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Amazing Grace

Categories: Father Fay's Section

I’ve told you this story before, but it’s one that bears repeating.

Amazing Grace is perhaps the most beloved hymn of all time. It appears in every denomination’s hymnal. Amazing Grace has been recorded more than any other song in history.

Many of us believe that Amazing Grace originated as an African-American hymn. Perhaps because it has always been so well beloved by African-American people. But it is neither African nor American. It was actually written by a white man from Great Britain. And this particular white man was not a very nice guy. In fact, he was deeply involved in one of the cruelest occupations in history. He forcefully captured and transported by ship natives from West Africa to be sold into slavery.

But God works in mysterious ways. One day, while going about his regular duties, John Newton’s ship got caught in a terrible storm. Fierce lightning, mighty winds, and crashing waves were tearing his ship apart. John Newton feared for his life. Hidden away in a remote section of the ship, he was struck by some books that fell off a nearby bookshelf. One was The Imitation of Christ by Thomas à Kempis. John Newton began reading the book. He learned about God and about Jesus Christ. Perhaps for the first time in his life, John Newton prayed. He had realized his great sins and he cried out to God for forgiveness. He vowed to change his life.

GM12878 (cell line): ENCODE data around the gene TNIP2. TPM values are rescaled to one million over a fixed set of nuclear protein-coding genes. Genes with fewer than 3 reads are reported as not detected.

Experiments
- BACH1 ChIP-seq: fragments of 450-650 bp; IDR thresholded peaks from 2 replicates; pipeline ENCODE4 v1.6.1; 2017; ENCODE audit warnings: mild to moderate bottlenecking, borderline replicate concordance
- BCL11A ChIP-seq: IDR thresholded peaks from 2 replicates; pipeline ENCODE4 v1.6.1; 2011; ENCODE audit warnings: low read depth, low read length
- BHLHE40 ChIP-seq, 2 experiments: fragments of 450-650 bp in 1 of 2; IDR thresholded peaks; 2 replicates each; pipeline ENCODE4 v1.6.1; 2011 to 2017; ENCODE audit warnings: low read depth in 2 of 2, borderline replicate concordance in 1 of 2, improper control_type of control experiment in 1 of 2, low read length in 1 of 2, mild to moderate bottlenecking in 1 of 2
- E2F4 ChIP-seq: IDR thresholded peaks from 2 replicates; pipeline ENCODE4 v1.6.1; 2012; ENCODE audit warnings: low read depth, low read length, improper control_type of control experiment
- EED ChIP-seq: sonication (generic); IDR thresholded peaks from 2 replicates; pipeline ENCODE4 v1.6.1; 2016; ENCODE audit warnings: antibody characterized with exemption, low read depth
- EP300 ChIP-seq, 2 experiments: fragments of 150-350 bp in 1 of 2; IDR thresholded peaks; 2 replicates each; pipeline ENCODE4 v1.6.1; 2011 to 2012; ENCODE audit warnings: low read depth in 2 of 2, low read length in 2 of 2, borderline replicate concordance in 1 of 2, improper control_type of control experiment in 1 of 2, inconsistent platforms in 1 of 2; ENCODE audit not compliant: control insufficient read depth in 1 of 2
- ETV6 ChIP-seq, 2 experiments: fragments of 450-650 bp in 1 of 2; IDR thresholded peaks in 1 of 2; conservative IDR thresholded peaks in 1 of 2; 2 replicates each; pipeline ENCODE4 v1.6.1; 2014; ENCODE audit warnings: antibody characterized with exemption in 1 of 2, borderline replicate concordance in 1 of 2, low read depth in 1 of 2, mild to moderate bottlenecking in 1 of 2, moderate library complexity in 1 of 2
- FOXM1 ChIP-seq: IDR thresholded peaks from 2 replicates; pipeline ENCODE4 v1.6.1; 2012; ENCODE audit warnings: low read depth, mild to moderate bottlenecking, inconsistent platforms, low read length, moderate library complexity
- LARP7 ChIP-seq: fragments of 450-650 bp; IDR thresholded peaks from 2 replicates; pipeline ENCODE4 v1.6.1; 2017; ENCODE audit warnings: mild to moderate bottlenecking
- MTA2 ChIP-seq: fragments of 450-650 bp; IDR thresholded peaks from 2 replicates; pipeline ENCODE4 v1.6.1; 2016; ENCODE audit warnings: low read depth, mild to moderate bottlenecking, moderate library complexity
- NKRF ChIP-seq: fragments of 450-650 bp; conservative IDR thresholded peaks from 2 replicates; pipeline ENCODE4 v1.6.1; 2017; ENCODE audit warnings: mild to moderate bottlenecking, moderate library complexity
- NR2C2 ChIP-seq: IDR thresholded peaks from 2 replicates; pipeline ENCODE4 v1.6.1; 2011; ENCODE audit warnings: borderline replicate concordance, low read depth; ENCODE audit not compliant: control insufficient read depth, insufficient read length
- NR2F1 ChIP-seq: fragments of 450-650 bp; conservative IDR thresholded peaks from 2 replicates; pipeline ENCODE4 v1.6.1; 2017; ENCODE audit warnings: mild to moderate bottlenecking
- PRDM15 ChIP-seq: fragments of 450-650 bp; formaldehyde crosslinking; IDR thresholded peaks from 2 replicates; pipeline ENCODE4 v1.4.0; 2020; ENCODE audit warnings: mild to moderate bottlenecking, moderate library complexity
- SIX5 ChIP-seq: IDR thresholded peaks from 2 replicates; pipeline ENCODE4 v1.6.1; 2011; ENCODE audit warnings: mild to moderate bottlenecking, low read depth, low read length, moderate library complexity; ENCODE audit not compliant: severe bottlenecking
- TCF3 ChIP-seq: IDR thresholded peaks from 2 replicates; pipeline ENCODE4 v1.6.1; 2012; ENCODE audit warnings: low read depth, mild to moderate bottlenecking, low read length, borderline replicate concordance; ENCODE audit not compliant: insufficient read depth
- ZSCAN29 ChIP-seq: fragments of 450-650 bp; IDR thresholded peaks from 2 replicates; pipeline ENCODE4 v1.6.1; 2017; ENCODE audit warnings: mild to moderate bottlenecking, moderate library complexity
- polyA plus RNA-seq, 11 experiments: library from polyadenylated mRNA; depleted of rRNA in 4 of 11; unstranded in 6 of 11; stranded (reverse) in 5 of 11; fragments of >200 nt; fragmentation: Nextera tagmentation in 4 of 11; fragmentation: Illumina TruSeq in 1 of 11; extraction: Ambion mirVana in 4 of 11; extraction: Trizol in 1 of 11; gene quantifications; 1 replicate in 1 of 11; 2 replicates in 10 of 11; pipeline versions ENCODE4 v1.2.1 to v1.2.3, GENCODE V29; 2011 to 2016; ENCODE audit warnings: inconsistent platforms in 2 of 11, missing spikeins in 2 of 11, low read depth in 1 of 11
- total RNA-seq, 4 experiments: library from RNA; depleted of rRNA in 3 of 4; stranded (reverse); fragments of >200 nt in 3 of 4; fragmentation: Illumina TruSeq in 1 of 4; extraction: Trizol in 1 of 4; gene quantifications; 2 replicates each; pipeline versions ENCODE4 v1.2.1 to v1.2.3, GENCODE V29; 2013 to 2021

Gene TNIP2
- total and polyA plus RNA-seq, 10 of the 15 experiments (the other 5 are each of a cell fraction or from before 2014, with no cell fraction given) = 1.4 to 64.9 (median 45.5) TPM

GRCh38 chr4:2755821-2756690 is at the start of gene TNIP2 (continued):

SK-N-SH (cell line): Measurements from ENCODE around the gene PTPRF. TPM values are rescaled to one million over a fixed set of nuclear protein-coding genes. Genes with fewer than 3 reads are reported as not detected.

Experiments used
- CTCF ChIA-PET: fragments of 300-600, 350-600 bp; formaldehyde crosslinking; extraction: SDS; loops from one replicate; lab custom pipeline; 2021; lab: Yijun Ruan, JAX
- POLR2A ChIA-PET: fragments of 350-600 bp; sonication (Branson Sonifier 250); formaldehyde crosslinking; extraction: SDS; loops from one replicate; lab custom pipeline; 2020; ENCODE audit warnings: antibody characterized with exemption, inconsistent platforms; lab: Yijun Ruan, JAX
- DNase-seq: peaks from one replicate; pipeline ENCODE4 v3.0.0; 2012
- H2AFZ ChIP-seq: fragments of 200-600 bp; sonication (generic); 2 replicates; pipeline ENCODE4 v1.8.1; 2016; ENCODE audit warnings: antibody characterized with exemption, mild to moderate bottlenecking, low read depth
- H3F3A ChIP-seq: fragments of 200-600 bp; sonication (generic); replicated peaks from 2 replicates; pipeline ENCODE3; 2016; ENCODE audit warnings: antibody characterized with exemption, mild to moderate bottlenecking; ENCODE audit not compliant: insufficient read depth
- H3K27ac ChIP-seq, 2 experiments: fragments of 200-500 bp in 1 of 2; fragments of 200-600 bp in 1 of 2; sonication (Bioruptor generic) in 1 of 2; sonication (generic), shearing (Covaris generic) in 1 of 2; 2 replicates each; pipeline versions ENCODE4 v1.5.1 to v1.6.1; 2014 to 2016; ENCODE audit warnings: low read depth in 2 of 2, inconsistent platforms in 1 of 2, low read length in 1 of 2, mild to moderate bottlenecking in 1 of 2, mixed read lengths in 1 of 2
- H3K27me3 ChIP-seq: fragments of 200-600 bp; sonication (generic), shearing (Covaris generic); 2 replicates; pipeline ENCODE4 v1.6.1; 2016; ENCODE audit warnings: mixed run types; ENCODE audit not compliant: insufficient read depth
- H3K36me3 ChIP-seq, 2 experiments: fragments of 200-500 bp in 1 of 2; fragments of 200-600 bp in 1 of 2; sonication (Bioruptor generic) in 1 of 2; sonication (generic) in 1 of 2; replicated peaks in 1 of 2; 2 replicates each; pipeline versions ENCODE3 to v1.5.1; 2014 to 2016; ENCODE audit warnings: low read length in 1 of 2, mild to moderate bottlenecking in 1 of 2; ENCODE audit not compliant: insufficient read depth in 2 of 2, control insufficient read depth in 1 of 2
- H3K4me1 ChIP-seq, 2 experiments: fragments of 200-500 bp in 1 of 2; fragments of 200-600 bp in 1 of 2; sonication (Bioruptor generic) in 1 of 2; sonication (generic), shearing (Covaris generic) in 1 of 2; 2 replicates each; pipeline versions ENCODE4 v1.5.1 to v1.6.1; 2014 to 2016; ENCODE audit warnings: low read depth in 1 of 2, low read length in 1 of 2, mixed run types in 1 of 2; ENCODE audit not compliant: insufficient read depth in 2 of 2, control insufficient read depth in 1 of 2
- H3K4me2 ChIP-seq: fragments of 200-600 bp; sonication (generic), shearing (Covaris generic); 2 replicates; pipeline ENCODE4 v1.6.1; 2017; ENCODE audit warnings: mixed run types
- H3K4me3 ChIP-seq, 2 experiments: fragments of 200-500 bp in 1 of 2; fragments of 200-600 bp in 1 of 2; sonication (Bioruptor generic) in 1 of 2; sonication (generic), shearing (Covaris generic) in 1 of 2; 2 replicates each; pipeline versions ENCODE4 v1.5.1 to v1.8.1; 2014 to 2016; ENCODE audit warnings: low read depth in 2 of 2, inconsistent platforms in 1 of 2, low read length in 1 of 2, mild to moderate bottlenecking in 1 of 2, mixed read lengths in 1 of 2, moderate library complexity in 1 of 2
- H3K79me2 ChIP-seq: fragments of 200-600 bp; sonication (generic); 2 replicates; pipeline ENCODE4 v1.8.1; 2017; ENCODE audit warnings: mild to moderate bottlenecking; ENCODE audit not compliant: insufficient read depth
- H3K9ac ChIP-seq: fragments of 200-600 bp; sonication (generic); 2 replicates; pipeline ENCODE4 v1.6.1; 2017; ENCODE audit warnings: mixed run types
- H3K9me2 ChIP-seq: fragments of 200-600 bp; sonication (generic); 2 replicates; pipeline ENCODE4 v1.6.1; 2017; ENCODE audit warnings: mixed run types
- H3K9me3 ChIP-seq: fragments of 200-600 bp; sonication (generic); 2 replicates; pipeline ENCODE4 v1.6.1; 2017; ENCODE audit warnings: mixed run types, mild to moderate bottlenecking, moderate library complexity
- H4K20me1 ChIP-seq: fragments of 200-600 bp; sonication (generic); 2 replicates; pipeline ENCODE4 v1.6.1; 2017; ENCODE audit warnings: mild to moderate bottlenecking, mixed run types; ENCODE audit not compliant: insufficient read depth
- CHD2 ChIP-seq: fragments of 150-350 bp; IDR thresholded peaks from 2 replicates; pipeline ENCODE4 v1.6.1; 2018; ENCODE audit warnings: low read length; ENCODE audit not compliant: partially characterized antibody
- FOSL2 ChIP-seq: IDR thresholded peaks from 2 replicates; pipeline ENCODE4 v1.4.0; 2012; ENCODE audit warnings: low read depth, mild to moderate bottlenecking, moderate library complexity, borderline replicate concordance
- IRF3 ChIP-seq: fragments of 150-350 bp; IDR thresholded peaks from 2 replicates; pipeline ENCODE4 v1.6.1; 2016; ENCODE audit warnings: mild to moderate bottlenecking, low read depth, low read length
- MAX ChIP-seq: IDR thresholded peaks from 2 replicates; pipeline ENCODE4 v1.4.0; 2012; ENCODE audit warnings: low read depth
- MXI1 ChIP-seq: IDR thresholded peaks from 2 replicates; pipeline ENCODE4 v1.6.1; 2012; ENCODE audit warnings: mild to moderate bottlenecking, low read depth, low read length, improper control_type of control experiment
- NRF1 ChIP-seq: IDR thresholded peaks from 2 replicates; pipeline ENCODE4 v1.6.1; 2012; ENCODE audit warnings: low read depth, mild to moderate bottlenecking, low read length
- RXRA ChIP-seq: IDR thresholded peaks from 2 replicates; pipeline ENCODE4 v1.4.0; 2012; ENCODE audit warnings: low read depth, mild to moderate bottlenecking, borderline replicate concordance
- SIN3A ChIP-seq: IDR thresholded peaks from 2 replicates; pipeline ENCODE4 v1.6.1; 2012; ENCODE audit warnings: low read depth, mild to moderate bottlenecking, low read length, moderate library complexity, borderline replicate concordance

John Newton survived what should have been a fatal shipwreck. He decided then and there to dramatically turn his life around. He eventually became an ordained minister of the Anglican Church. He set out to preach against slavery, and became one of the greatest orators in England’s history. It was then that he penned these now famous words:

Amazing Grace, How sweet the sound,
That saved a wretch like me;
I once was lost, but now am found,
Was blind, but now I see.

By what sins are we blinded? Have we allowed ourselves to get caught up in racial prejudice basing our own worth on the color of our skin or forming opinions about others because of the color of their skin? Black or white, how do we react when we encounter someone from the Middle East? Do we prejudge them because of terrorism? What about those of other faiths? Or of the opposite sex?

Before we can turn our lives around, we must first acknowledge our own sinfulness, and then ask God for forgiveness. Do it now, before your ship wrecks.
Jesus will cure your blindness too! You’ll see!

Gene M. Ostenkamp, Music Director